I’m not doing a particularly good job of updating my blog because as it turns out I have become incredibly busy! I’ve gone from teaching 4 classes per week to teaching 9 classes per week, and in so doing have begun to learn just how much work goes into teaching: coming up with a lesson plan (not to mention back-up ideas in case something doesn’t last as long as I expect it too and I need to find an activity to do on the fly) and daily or twice-daily coffee meetings with my students are both time-consuming and exhausting. Needless to say I’m garnering a profound appreciation for all of the teachers I’ve had in my life (and starting to think about which teachers planned their lessons and which teachers didn’t). Teaching has been great, but it is exhausting.

About two weeks ago I met a 24 year-old guy named Johnny while at dinner with a few colleagues from the English department. Almost immediately after meeting, Johnny invited me to spend the next day with him traveling into the Vietnamese countryside (that’s how things work here). Embracing my inner-adventurer, I agreed, and two days later the two of us (along with Johnny’s friend Donna) spent the day motorbiking around the Cambodia/Vietnam border, visiting pagodas, and hiking. Aside from the beauty of places we went, I was struck by Johnny’s friendliness and willingness to take a stranger exploring. We literally met one night, and then two days later spent an entire day together. Here are some pictures from that trip.

Last weekend I took a 5-hour bus and spent the weekend at a hostel in Ho Chi Minh City. I purposely chose to stay in a very cheap hostel because I wanted to conquer a multitude of fears: sleeping in a room with strangers, accidently sleeping in a bed with bed bugs, and being forced to make friends on the fly. I’m not exactly sure if my fears were overblown, but my experience in the hostel in HCMC could not have been more wonderful: the hostel was extremely clean (a week later I’ve seen no sign of bedbug), and I slowly grew accustomed to the sleeping situation. More importantly, though, I befriended two of the people who were in my dorm room (Jackie and Yasir) and we ultimately wound up spending quite a bit of time together: we went to the Vietnamese/American War Museum, the Cu Chi Tunnels (the tunnels used by the Vietcong during the war), Independence Palace, and the biggest market in the city. I don’t know what it is, but there is something wonderful about meeting other travelers: everybody is interesting in talking to everybody else, curiosity is encouraged, and being genuine feels natural because of the limited nature of the interaction. (Insofar as I can tell, people spend a maximum of three days together before going their separate ways.) I loved it. I know I was very fortunate to meet the people I met, but I really am eager to continue traveling in the hope of having a similar experience.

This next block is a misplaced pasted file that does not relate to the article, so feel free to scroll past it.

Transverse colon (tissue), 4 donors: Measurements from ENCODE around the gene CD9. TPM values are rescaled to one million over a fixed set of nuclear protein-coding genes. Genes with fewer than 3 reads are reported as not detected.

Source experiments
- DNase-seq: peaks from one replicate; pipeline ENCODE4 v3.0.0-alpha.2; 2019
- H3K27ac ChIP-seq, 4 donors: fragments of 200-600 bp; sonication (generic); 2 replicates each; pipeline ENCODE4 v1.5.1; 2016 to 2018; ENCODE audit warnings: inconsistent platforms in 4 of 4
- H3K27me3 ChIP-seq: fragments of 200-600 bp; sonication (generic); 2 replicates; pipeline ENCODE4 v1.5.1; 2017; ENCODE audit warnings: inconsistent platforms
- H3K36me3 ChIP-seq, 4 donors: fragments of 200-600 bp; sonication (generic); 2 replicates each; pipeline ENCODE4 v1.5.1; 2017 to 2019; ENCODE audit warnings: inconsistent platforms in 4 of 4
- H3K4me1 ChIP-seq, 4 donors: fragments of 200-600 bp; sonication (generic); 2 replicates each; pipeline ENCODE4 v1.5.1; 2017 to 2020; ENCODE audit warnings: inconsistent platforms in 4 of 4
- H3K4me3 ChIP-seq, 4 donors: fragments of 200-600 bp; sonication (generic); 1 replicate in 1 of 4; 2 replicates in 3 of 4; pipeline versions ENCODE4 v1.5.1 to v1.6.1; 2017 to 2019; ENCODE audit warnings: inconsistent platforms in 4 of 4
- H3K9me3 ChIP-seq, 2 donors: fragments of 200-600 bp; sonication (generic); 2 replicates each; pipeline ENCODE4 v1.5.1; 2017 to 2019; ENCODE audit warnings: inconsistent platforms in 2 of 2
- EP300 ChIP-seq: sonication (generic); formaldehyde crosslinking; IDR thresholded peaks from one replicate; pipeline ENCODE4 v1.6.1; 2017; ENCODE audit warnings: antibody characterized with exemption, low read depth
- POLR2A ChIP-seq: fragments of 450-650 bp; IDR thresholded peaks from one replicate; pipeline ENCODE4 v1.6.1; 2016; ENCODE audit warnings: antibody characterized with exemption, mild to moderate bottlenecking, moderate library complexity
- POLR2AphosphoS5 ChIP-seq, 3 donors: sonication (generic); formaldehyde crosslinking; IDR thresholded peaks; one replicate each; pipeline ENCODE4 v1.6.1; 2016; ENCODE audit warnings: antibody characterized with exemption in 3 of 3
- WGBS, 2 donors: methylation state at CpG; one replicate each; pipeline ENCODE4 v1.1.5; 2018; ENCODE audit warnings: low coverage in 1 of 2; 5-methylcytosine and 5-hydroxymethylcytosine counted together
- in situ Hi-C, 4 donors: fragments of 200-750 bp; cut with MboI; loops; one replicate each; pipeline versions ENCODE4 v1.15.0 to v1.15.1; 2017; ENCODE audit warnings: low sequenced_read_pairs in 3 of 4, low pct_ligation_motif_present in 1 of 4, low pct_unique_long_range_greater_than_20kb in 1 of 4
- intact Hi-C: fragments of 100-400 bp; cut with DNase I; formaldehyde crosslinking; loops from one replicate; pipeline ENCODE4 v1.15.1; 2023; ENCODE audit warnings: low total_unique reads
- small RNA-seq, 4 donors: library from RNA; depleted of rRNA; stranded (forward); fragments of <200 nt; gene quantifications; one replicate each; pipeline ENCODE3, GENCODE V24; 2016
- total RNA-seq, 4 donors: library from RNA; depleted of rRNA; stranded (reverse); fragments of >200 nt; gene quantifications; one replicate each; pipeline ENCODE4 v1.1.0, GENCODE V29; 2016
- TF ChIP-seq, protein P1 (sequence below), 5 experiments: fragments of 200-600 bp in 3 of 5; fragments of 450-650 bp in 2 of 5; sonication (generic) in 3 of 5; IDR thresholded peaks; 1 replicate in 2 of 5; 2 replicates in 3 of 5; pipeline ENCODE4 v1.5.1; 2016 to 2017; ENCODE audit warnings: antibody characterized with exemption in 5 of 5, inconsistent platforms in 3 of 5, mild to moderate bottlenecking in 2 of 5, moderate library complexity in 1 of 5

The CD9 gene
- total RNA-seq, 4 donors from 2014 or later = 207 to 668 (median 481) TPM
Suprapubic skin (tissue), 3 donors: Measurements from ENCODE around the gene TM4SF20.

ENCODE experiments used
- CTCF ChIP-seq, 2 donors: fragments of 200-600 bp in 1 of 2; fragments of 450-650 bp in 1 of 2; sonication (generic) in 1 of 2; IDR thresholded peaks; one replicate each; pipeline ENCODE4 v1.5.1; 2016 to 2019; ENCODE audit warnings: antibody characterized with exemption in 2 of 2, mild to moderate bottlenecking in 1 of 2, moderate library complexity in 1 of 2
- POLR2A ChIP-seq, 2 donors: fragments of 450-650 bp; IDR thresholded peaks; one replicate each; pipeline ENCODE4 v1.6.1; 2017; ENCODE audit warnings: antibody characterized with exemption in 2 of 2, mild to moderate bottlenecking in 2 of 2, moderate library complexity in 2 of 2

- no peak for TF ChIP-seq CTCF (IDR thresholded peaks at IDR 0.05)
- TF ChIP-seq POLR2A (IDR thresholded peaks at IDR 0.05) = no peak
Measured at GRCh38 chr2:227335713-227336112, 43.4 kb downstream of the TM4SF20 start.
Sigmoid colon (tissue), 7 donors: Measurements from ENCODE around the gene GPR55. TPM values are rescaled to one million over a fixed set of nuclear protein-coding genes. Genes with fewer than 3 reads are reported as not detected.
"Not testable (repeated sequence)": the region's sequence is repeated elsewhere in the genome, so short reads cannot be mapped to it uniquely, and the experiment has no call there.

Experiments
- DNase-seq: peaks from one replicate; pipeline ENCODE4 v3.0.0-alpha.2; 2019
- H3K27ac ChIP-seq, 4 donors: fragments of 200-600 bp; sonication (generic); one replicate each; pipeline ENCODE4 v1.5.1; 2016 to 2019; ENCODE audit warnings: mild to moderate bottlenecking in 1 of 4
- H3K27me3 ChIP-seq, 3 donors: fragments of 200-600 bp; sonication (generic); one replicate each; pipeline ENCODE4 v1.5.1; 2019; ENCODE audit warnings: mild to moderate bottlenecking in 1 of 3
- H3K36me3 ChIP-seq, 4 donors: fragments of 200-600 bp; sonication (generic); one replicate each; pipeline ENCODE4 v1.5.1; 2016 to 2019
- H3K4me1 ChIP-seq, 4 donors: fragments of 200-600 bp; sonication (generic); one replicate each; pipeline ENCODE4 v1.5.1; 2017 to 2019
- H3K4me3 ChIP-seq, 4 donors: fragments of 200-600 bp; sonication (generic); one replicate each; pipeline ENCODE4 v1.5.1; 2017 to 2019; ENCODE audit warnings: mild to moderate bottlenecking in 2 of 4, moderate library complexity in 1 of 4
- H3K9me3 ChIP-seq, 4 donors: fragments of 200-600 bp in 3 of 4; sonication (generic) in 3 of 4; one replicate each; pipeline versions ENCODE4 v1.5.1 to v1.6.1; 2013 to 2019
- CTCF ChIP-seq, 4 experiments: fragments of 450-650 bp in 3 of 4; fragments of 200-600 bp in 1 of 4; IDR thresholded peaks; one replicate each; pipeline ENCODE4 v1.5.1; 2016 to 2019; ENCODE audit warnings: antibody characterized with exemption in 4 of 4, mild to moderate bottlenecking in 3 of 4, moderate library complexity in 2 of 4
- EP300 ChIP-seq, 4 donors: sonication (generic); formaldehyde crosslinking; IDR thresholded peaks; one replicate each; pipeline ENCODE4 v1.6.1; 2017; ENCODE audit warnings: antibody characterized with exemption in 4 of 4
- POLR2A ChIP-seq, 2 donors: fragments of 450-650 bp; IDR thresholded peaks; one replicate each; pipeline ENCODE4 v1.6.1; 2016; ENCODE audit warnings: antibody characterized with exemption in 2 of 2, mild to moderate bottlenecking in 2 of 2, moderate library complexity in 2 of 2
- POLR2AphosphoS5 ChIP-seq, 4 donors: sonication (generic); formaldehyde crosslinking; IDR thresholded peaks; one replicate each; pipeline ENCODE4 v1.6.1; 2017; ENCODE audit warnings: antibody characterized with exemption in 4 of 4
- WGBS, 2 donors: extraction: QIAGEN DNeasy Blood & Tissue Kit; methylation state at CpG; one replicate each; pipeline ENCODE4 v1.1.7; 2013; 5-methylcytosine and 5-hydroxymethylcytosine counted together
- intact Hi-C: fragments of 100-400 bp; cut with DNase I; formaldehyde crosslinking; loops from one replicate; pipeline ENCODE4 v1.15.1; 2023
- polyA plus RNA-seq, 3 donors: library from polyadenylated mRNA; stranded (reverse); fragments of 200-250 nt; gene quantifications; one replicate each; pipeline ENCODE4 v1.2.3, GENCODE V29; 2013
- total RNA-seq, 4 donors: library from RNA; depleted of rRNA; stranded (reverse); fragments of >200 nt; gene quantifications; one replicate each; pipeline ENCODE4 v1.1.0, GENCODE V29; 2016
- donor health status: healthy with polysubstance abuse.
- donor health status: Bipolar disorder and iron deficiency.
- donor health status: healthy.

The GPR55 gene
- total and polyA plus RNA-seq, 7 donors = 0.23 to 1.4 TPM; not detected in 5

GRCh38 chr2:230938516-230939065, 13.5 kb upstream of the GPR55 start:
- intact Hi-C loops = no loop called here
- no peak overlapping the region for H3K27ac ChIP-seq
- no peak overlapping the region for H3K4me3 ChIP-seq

I really appreciated being in HCMC because HCMC allowed me to eat food other than Vietnamese food for the first time in a month (I had great Indian food and Greek food) and I was also able to speak English with not only other foreigners but also the local Vietnamese. That said, the big city also wore me down. Unlike how I feel in Long Xuyen, in HCMC I constantly had to be wary of getting ripped off (I did get ripped off numerous times) and I was aghast at the fact that everything cost 3 to 4 times as much as it did back ‘home.’ Being in HCMC was great, but I was ready to come back to Long Xuyen once the weekend was over.


Dinner on Saturday night (Mom, I expect you to be proud of me!).


Dinner continued.

Post by our teacher in Long Xuyen, Nick Schcolnik.

Original blog post from http://nicksexcellentadventures.wordpress.com/